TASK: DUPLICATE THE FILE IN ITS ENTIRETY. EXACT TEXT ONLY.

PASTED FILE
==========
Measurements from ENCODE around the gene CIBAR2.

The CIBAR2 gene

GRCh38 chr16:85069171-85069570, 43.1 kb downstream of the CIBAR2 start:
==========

Measurements from ENCODE around the gene CIBAR2.

The CIBAR2 gene

GRCh38 chr16:85069171-85069570, 43.1 kb downstream of the CIBAR2 start: